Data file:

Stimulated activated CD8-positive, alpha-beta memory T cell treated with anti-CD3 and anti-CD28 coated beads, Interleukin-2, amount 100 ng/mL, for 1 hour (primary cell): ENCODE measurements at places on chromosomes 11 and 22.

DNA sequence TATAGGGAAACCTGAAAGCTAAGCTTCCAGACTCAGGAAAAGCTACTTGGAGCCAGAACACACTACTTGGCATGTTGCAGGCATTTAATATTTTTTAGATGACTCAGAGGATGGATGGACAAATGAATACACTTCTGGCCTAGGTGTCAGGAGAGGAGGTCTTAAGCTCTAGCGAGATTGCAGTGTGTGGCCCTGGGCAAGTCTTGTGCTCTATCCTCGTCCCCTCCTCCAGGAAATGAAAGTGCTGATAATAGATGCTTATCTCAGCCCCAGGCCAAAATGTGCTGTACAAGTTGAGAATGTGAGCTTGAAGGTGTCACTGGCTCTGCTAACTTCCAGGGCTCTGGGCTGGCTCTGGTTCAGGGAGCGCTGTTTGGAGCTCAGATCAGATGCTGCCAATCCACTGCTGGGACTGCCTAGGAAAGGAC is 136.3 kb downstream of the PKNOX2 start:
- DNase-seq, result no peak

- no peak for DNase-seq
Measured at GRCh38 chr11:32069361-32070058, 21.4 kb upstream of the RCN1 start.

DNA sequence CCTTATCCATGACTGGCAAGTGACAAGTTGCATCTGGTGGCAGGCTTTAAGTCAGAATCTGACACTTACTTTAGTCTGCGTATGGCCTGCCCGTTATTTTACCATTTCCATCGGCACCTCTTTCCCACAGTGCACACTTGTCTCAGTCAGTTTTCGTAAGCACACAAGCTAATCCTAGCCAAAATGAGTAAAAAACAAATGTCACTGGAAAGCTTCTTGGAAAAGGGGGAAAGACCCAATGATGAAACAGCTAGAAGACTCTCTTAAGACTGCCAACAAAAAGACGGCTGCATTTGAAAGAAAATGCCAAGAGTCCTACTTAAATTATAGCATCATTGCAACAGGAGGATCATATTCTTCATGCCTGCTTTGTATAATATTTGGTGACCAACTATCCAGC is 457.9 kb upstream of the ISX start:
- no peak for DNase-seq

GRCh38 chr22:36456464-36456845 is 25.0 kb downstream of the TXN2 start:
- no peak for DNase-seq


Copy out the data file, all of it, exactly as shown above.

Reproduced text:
Stimulated activated CD8-positive, alpha-beta memory T cell treated with anti-CD3 and anti-CD28 coated beads, Interleukin-2, amount 100 ng/mL, for 1 hour (primary cell): ENCODE measurements at places on chromosomes 11 and 22.

DNA sequence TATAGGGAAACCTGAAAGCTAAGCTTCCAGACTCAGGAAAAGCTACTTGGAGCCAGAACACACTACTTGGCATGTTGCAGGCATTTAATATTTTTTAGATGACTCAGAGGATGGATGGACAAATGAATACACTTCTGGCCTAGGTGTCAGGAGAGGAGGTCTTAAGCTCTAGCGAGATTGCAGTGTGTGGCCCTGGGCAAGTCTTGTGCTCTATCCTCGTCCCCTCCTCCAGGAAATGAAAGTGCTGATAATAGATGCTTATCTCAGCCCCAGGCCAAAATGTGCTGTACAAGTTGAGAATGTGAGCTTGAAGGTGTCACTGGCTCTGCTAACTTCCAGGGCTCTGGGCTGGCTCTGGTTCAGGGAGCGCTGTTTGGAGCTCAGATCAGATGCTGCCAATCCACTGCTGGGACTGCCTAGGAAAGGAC is 136.3 kb downstream of the PKNOX2 start:
- DNase-seq, result no peak

- no peak for DNase-seq
Measured at GRCh38 chr11:32069361-32070058, 21.4 kb upstream of the RCN1 start.

DNA sequence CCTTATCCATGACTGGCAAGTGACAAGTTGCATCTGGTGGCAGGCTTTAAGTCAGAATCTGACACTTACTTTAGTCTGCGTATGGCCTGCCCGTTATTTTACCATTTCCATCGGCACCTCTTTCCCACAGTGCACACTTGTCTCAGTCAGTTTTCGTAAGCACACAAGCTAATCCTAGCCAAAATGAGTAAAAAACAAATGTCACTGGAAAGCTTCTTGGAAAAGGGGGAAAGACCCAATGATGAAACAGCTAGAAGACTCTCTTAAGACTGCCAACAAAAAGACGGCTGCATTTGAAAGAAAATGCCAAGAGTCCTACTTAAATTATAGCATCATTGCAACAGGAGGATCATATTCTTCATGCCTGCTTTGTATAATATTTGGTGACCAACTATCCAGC is 457.9 kb upstream of the ISX start:
- no peak for DNase-seq

GRCh38 chr22:36456464-36456845 is 25.0 kb downstream of the TXN2 start:
- no peak for DNase-seq